The “man versus nature” rivalry is one of the most apparent struggles of a human life.
We see it in movies and literature. We are subjected to it when a storm rolls in and oppressed by it during extreme temperature swings. It brings about a perspective that dwarfs our physical selves, given the unpredictability and magnitude of what nature really is.
No matter to Mother Nature though. The will of people always finds a way to come out on top in the struggle. If it didn’t, well, we would have died off as a species a long time ago. In the comforts of our modern lives, it may seem practical to always find shelter from the storm. Where would the story be in that though? How can we possibly advance ourselves if we constantly bend to the will of the weather?
For the runner, weather usually takes a back seat in the decision of “to run or not to run.” This mentality is part of the reason why the running community is so strong and unique. For those who are lucky enough to have succumbed to the madness which drives our bodies out that door, no matter the conditions or temperature, comes tranquility, joy and companionship.
This is evident on any given Sunday for a local running group. The OGRES (Old Guys Running Every Sunday) meet weekly, at 7 a.m, no exceptions. This last weekend I found myself embedded with the OGRES for a nice run under a steady downpour from above. The route was a mix of road and muddy trails, with casual conversation throughout. We stopped at a few premeditated points to regroup.
Stopping isn’t something I typically do during a run given the physics Newton’s first law, but these were strategic stops expertly and thoughtfully crafted so each runner in the group could run their own route and speed and still finish as one. The route itself was a perfect one because it offered a variety package of difficulty and distance, both of which can be adjusted by the amazing landscape we are blessed with here in La Porte.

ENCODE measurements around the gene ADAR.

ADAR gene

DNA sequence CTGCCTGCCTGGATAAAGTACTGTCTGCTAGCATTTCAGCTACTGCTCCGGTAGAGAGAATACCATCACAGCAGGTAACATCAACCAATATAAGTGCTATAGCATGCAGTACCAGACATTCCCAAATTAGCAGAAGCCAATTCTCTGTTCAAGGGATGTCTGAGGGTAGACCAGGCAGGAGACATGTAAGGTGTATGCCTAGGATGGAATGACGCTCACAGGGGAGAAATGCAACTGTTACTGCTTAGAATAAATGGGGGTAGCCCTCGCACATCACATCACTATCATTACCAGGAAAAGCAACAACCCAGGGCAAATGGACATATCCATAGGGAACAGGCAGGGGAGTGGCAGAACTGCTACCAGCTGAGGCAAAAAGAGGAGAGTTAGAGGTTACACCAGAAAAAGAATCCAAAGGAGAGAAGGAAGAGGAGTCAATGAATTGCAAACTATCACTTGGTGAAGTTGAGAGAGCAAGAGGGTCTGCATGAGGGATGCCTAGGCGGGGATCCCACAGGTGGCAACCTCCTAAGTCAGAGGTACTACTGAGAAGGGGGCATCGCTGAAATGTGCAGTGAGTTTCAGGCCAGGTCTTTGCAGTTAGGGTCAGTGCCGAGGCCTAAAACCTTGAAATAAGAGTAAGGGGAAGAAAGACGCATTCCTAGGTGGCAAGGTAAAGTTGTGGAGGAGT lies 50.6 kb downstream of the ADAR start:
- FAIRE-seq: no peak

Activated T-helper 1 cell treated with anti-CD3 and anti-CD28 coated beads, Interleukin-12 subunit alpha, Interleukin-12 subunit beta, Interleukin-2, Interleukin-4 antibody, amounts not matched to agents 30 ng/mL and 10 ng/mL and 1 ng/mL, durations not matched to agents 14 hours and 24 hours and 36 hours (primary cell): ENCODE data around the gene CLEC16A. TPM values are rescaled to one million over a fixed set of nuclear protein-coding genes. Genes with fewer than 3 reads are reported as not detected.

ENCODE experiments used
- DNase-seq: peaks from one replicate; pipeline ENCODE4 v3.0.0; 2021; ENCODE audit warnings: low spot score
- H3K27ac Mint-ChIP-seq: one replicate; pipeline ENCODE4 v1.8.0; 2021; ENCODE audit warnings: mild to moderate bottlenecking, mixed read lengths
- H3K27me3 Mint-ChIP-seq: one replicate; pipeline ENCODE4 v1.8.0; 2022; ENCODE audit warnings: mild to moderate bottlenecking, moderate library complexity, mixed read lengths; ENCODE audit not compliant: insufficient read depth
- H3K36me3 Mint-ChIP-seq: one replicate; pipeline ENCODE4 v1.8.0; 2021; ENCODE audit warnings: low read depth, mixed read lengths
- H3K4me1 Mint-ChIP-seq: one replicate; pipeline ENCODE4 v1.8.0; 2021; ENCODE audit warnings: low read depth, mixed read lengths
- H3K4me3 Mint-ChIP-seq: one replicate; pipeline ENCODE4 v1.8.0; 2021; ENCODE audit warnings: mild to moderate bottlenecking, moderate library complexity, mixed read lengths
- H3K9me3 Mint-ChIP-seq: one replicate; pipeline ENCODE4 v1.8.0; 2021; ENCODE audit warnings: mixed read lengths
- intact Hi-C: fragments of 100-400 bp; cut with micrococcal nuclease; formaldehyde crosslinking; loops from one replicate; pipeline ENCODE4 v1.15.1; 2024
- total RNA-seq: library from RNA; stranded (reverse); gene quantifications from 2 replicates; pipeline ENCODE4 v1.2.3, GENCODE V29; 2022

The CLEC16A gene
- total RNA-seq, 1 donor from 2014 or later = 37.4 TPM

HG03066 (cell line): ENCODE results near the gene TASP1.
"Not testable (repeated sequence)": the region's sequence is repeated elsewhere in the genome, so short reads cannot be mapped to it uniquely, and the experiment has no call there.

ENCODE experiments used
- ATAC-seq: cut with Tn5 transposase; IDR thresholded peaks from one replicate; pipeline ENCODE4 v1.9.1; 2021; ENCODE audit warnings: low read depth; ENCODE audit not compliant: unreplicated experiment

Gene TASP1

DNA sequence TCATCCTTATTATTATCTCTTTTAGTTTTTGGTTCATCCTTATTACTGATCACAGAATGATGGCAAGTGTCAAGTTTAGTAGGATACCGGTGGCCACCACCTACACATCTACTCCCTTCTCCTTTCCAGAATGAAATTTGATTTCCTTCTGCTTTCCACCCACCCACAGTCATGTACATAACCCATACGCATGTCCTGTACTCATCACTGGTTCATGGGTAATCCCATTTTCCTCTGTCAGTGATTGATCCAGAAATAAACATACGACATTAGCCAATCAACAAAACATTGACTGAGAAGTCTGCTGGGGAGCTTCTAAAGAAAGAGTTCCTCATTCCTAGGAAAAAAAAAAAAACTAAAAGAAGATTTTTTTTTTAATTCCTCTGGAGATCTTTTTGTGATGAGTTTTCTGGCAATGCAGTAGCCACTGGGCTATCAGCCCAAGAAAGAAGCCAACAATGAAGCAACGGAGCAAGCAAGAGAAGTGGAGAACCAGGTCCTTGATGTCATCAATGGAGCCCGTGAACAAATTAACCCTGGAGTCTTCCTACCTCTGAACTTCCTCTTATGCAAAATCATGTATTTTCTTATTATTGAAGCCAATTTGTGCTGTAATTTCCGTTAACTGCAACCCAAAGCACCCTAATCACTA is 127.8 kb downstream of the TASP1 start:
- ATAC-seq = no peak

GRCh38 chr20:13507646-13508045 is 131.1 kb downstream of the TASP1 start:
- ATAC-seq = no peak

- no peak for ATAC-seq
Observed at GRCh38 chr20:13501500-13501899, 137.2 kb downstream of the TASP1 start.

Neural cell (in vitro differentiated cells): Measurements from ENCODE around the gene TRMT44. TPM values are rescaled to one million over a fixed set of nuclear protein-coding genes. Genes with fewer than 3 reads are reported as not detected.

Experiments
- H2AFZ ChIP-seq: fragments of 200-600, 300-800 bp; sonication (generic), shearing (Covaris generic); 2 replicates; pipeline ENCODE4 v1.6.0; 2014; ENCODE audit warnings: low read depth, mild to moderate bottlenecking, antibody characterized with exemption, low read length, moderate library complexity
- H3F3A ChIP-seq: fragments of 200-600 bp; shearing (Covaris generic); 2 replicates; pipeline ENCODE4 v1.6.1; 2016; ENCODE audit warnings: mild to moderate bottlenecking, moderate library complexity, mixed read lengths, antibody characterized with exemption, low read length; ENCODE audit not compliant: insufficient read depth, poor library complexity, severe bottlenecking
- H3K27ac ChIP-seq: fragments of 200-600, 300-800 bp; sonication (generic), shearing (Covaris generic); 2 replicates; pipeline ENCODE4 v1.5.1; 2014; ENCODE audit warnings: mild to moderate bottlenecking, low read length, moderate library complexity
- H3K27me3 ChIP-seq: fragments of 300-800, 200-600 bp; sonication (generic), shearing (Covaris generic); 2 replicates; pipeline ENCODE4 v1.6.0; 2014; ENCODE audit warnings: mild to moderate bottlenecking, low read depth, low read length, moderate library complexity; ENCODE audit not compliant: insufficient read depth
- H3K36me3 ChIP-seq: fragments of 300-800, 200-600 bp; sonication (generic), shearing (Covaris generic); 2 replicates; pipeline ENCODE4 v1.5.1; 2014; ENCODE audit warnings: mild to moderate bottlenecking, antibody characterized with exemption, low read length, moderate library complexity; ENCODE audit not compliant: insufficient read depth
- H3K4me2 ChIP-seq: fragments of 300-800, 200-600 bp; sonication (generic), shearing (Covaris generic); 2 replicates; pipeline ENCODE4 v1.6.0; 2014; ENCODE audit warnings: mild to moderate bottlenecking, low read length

The trails of Soldier’s Park are like the large intestine of a human being. The twisting and turning make it difficult to judge just how many miles of trail are available out there. This helps add to a sense of adventure once you step foot into the woods. Once on the trails, the only decisions that really need to be made involve forks in the path. If you go left, you face certain obstacles. If you go right, you face others. Difficulty is subjective once your fully in stride anyway.
Being in full stride takes a little warming up. It begins as an effort to move forward towards an end. Next comes a slow build to a comfortable pace. Finally comes the decision to push a limit or two. Once you have made the decision on just how far or fast you will go, you find a stride that exists just outside of our comfort zone. Here is where you grow.
For the OGRES, a decision was made years ago: 7 a.m. on Sunday, no matter what. This decision has become a principle, and the performance of these “old guys” prove the value of human will. Just look at any local race these guys show up to. If there is an OGRE present, you can be rest assured of two things. One, you will be inspired by the little influence nature has over will and determination. Or, if you’re like me, you will be humbled two years in a row when someone in their 60s and 70s finishes just ahead.
So pay no attention to the weather man begging you to stay inside. (OK, lightning, excessive heat and hypothermic cold are safety exceptions). If it rains, you get wet. If it’s cold, you won’t overheat. If it’s hot, you can sweat off the weight from a weekend of overindulging. The rivalry between man and nature requires wins and losses, or it wouldn’t be a rivalry. So the next time it rains, and you are faced with the decision of “to run or not to run,” I hope you go out there and steal a 'W' from mother nature!